Perhaps the biggest issue with the controls and gameplay is when you need to aim at an enemy character, especially in later levels where the enemies become quicker. It’s nearly impossible to quickly line up a shot and fire due to the odd view. And many times when you think you have a shot lined up perfectly you’ll find that it completely misses the target. This can become incredibly frustrating and annoying as the game progresses, and is one of the biggest strikes against the gameplay in general. When half of the game involves throwing objects at enemies that you can barely hit, there is an issue.

The other half of the game involves some minor puzzle solving. Mostly this has you running around until you find a key, then opening a door, or triggering a sequence of switches and navigating a series of moving platforms. None of the puzzles in the game are overly difficult, although you’ll have to make sure you have the right character for the job handy.

Throughout the course of each area you’ll be able to switch between the five main characters, each of which has their own special abilities. For example, Dot can jump great distances by using her skirt as a parasail, while Brain can use his intellect to work complex switch mechanisms. However, switching between characters means you must first find a special red door, then complete a miniature game of Dance Dance Revolution where you need to hit the proper sequence of buttons at the right time in order to switch characters. For the most part, finding a door when you need to isn’t much of a problem, although in later stages they become fewer and far between.

As you progress through the game, the director will tell you roughly what you need to do in each area, although it will be up to you to figure out how to do it. If you are hit by an enemy, you will have to restart that section at the last location where you talked to the director. Each level also has a time limit. You can extend your time by finding reels of film throughout the areas, but if you run out, your game is over. There are other items to find and collect, including various fruit and cakes that will help give your movie a higher star rating, and stunt doubles which allow you to take an extra hit before being sent back to the director.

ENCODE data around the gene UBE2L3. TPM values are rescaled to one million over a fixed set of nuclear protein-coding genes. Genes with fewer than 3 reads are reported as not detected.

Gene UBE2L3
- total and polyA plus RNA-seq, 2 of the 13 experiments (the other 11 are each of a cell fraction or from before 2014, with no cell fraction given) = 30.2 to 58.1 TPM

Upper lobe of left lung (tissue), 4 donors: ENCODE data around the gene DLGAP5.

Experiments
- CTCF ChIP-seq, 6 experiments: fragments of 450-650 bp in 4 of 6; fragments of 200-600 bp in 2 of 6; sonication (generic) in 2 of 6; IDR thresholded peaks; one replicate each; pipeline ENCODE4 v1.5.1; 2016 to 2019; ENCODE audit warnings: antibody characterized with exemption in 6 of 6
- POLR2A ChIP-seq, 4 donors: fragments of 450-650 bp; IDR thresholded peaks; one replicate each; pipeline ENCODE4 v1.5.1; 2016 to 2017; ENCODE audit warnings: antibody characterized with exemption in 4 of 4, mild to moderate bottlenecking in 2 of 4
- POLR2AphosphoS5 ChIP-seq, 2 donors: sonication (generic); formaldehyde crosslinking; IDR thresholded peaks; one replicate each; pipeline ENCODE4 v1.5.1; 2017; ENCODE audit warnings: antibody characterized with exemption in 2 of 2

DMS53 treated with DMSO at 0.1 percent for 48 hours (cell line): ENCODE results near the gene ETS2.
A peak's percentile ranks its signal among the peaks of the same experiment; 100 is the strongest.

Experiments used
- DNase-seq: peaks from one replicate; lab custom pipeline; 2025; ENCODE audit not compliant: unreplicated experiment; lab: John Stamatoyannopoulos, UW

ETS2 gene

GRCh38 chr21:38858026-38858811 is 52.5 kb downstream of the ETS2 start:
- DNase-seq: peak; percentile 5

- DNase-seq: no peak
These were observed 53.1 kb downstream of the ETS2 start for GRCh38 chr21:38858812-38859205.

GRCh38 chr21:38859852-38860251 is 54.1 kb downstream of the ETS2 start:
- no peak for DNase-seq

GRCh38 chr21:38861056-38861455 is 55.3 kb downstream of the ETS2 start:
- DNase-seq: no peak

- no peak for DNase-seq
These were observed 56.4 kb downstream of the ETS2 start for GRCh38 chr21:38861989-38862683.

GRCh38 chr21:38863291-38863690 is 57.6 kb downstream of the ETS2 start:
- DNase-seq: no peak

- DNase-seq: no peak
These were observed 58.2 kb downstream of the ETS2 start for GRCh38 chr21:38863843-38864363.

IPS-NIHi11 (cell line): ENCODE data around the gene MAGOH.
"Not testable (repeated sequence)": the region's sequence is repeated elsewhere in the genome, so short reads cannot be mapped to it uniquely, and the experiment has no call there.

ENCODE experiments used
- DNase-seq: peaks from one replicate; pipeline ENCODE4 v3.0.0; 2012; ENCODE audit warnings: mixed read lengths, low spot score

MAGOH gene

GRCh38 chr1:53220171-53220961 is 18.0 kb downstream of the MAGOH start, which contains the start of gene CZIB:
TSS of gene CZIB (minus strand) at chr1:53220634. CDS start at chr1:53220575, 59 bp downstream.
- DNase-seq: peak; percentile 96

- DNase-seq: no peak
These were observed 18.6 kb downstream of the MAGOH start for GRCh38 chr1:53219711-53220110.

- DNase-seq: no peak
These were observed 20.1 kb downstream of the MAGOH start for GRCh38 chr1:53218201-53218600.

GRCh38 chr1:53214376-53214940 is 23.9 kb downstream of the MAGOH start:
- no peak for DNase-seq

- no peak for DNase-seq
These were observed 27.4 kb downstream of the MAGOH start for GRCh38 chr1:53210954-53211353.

Lastly, the game uses a password system to save after each area. This can be a bit annoying to say the least, as you need to make sure that you have a pencil and paper ready, or a really good memory. Passwords are formed by inputting the correct sequence of Animaniac’s characters rather than using a word or phrase, but fortunately these are only 5 characters long. Still, in a day and age where battery backups and saves are in practically every game on the market, this is pretty annoying, especially for a portable game.